As the miniaturization of electronic and electromechanical components continues to improve, so does the ability for engineers to create tiny robots. I recently came across this miniature robot that’s roughly the width of a U.S. penny, but is capable of relatively complex movements.
Researchers at Harvard’s John A. Paulson School of Engineering and Applied Sciences along with the Wyss Institute for Biologically-inspired Engineering developed the HAMR-Jr, a robotic little dude that can easily fit in the palm of your hand – and tickle it while it skitters about.
The quadrupedal microrobot measures just 2.25 cm long – or about 0.88 inches, and weighs only 320 mg. Despite its size, it has eight degrees of freedom, each of which can be actuated independently using piezoelectric components. When electricity is applied to its parts, they vibrate, and when used in the proper combination, they allow the robot to walk, run, leap, and turn. This guy is also crazy fast, capable of traversing a distance 13.9 times its body length in just a second.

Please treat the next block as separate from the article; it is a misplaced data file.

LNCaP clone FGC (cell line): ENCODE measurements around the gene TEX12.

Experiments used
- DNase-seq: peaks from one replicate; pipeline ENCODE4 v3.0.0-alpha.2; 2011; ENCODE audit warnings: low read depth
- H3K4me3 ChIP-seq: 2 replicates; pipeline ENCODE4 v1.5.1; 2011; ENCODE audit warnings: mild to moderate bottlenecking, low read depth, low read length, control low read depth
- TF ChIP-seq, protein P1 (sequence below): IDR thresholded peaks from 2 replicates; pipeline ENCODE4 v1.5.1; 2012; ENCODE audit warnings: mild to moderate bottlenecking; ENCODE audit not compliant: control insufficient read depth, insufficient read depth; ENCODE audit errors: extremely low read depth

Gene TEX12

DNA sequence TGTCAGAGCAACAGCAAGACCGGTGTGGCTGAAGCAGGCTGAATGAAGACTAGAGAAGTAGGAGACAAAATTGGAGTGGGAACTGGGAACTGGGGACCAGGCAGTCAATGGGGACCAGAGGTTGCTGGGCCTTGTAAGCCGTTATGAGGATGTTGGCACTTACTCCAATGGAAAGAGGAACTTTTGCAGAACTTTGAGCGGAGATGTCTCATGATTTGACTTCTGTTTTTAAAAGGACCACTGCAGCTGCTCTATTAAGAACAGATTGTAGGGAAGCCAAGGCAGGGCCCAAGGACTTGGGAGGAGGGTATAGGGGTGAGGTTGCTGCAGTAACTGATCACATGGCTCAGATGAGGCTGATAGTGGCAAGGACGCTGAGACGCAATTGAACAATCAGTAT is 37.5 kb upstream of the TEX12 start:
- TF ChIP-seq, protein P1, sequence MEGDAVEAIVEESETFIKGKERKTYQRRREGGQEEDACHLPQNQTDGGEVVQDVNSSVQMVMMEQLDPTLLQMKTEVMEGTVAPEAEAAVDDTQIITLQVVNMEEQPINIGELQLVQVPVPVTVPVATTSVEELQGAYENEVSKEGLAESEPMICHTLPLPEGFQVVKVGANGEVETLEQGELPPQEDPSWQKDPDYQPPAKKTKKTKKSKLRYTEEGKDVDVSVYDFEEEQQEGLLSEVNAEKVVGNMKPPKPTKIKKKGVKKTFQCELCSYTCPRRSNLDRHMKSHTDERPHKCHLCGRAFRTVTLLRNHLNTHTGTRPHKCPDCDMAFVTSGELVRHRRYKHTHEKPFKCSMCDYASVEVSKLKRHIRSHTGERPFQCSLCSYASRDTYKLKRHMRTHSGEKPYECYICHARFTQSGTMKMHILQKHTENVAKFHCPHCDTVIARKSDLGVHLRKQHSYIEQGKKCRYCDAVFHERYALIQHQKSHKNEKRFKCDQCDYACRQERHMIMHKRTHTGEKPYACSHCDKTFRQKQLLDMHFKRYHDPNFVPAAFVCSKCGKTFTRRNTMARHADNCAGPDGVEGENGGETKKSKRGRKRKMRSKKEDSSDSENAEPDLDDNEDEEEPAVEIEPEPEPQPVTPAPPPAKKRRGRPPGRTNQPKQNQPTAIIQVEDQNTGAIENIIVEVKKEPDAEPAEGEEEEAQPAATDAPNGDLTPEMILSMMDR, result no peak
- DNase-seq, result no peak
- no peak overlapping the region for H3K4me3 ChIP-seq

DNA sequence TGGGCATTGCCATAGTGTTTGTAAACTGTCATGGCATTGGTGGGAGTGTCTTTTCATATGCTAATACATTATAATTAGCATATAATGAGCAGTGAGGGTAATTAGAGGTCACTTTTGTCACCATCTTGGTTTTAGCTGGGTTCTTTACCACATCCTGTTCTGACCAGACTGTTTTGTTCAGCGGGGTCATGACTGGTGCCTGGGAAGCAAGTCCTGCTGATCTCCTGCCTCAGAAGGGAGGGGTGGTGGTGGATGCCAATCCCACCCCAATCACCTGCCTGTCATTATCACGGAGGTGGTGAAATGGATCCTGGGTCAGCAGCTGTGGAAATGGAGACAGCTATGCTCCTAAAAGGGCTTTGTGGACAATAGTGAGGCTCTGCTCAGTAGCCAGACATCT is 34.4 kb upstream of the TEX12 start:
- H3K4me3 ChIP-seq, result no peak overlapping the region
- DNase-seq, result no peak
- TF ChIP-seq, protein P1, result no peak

Thanks to its pop-up style MEMS assembly process, the design of the HAMR platform makes it possible to build versions of the robot in a variety of sizes, without major changes to its fabrication. In fact, the team had previously built a cockroach-sized version of the robot, which you can see in the image and video above for size comparison. In theory, this technique could be used to produce robots for all kinds of uses, from medical to industrial applications